YZGI;1251746 wrote: I do, and I agree. I know this isn't popular here in the States but am sick of illegals getting free health care and a rgular citizen being denied or put into bankruptcy to to get some meds and try to live.
Exactly. A national health program wont put the big BC/BS out of business. You will always have those who sniff at the thought of sharing a room with someone, and they can go to private hospitals. But lets get real here. Lets get the county hospitals and the teaching hospitals on board, along with Johns Hopkins, and get healthcare to everyone who needs it there! I just might come back then! :thinking:
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Post by minks »

hoppy;1251680 wrote: And how long would you wait in the UK for treatment for colon cancer? In Canada? Why do Canadians come to the USA for quicker treatment?

We are being forced to accept something most of us feel is unacceptable. Why is that ok with you?


Here in my province (we have health care per province) we have a dire shortage of doctors. People will go south for quicker treatment because our doctors leave here for higher pay elsewhere. My father waited 3 years for back surgery. He since then has waited 8 months for a necessary MRI. It's not as rosey as people would like to suggest. We are happy to have our health care plan, but the shiniest part is we get huge breaks on our perscriptions and dental. As for medical procedures pffffft if you are not in immediate danger you wait.
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Post by Raven »

minks;1251753 wrote: Here in my province (we have health care per province) we have a dire shortage of doctors. People will go south for quicker treatment because our doctors leave here for higher pay elsewhere. My father waited 3 years for back surgery. He since then has waited 8 months for a necessary MRI. It's not as rosey as people would like to suggest. We are happy to have our health care plan, but the shiniest part is we get huge breaks on our perscriptions and dental. As for medical procedures pffffft if you are not in immediate danger you wait.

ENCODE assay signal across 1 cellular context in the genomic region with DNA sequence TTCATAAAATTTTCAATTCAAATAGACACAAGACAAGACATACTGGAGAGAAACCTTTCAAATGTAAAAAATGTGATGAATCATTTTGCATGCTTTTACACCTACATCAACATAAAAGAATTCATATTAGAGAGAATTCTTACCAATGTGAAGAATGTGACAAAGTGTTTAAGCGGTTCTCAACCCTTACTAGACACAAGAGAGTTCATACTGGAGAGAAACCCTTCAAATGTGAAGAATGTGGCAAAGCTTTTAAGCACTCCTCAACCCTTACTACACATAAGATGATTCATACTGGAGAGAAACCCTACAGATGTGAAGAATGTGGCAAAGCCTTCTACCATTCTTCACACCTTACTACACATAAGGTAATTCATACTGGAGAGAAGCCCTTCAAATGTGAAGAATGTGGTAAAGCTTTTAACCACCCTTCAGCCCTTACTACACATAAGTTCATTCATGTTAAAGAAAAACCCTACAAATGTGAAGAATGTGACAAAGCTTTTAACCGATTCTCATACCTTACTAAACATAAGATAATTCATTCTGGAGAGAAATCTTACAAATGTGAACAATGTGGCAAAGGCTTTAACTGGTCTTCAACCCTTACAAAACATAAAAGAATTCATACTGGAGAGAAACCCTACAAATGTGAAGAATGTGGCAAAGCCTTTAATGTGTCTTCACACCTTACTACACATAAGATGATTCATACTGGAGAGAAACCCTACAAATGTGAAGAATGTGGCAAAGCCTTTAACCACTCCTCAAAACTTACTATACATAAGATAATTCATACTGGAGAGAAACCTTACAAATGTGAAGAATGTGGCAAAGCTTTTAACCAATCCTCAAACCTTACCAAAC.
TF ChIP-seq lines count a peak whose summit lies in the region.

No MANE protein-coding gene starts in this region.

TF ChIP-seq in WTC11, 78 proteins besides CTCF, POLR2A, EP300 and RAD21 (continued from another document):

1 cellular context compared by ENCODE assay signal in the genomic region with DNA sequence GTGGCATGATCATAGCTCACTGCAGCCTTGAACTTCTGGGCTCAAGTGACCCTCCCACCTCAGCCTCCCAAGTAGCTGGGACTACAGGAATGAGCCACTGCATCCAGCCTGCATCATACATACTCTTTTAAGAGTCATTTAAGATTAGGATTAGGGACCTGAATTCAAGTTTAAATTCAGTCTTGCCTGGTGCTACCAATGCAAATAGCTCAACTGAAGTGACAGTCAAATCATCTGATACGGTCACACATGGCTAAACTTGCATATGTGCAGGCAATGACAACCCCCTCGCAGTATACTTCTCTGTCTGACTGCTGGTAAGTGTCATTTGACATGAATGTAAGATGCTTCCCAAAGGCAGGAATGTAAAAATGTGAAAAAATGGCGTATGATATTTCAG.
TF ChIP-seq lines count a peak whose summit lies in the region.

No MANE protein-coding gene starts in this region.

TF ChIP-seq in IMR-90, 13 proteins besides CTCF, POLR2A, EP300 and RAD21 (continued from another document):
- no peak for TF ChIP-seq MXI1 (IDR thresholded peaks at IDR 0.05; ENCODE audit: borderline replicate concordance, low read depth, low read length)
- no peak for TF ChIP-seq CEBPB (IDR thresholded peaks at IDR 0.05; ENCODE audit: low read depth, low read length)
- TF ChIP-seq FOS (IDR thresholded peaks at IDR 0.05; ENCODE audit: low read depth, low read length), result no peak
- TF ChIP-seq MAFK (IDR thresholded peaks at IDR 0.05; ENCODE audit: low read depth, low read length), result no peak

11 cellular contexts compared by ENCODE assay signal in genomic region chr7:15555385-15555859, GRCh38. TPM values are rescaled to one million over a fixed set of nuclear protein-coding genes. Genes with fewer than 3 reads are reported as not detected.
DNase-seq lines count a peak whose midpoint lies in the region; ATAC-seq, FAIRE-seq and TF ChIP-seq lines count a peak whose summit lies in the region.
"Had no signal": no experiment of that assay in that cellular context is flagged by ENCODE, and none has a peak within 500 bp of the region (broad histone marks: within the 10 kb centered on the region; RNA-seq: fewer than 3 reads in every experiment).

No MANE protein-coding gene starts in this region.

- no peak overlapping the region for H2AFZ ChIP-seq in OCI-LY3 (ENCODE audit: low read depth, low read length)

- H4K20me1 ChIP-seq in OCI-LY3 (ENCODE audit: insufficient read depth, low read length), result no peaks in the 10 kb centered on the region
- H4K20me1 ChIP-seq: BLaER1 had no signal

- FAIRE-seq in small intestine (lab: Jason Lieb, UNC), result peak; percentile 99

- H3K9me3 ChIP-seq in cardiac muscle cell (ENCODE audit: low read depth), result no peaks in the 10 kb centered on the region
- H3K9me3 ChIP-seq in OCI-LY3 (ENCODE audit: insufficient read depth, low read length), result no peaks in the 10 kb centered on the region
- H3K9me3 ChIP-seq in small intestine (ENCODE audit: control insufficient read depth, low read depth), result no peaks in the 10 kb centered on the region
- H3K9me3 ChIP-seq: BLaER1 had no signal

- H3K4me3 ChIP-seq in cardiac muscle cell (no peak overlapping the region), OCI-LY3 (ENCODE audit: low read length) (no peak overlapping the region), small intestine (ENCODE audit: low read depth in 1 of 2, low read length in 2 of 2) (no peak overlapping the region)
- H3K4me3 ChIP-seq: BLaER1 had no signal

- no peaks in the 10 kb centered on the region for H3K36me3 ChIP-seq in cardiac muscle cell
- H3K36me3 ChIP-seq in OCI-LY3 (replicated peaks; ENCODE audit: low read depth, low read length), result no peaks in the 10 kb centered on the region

Isnt your healthcare like the UK's? We dont wait like that anymore. We have government targets that HAVE to be met or we lose funding. It makes for a very stressful working life, but the op's are done. Nowhere is perfect, but at least it's available to everyone who needs it.:-4
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Post by minks »

Raven;1251756 wrote: Isnt your healthcare like the UK's? We dont wait like that anymore. We have government targets that HAVE to be met or we lose funding. It makes for a very stressful working life, but the op's are done. Nowhere is perfect, but at least it's available to everyone who needs it.:-4


I have no idea about government targets. I just know there is a hell of a lot of waiting unless you are dying or have cancer.
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Post by YZGI »

hoppy;1251747 wrote: You can come up with all the sob story scenarios you want but it boils down to this. Suppose you are buying a new car. You ask about a warranty and what it covers. Salesman says, "sure, we have a warranty. Sign the papers, we'll work out what it covers sometime later". Well, lots of Americans ain't buying it.:mad:


The insurance companies are already doing this.



Do you think it is the responsibility of business owners to supply health care insurance?
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Post by Raven »

minks;1251761 wrote: I have no idea about government targets. I just know there is a hell of a lot of waiting unless you are dying or have cancer.
I know that Canada is recruiting HARD for nurses over here. Must admit it IS a tempting offer, but what about Doctors? You guys recruiting for those as well?
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Post by minks »

YZGI;1251764 wrote: The insurance companies are already doing this.



Do you think it is the responsibility of business owners to supply health care insurance?

yah that's your signing bonus. Seriously here as sick as this sounds, people are taking a pay cut just to retain benifits.

Perhaps not all of the fees Y's but maybe half and half, employer pays half, employee pays half?
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Post by Raven »

hoppy;1251747 wrote: You can come up with all the sob story scenarios you want but it boils down to this. Suppose you are buying a new car. You ask about a warranty and what it covers. Salesman says, "sure, we have a warranty. Sign the papers, we'll work out what it covers sometime later". Well, lots of Americans ain't buying it.:mad: